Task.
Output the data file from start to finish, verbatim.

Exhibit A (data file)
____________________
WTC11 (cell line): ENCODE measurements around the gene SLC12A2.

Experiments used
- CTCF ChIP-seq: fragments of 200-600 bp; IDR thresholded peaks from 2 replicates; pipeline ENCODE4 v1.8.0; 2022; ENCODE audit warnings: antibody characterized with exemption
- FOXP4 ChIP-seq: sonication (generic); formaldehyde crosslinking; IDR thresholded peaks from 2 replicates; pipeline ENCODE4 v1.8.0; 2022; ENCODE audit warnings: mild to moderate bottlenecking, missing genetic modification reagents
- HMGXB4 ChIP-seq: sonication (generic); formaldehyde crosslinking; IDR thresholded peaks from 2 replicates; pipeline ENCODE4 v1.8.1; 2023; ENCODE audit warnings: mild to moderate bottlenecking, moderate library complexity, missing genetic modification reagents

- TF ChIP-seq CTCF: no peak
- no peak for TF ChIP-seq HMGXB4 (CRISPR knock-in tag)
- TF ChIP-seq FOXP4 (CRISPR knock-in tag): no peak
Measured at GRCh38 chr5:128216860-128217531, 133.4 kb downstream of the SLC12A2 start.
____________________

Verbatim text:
WTC11 (cell line): ENCODE measurements around the gene SLC12A2.

Experiments used
- CTCF ChIP-seq: fragments of 200-600 bp; IDR thresholded peaks from 2 replicates; pipeline ENCODE4 v1.8.0; 2022; ENCODE audit warnings: antibody characterized with exemption
- FOXP4 ChIP-seq: sonication (generic); formaldehyde crosslinking; IDR thresholded peaks from 2 replicates; pipeline ENCODE4 v1.8.0; 2022; ENCODE audit warnings: mild to moderate bottlenecking, missing genetic modification reagents
- HMGXB4 ChIP-seq: sonication (generic); formaldehyde crosslinking; IDR thresholded peaks from 2 replicates; pipeline ENCODE4 v1.8.1; 2023; ENCODE audit warnings: mild to moderate bottlenecking, moderate library complexity, missing genetic modification reagents

- TF ChIP-seq CTCF: no peak
- no peak for TF ChIP-seq HMGXB4 (CRISPR knock-in tag)
- TF ChIP-seq FOXP4 (CRISPR knock-in tag): no peak
Measured at GRCh38 chr5:128216860-128217531, 133.4 kb downstream of the SLC12A2 start.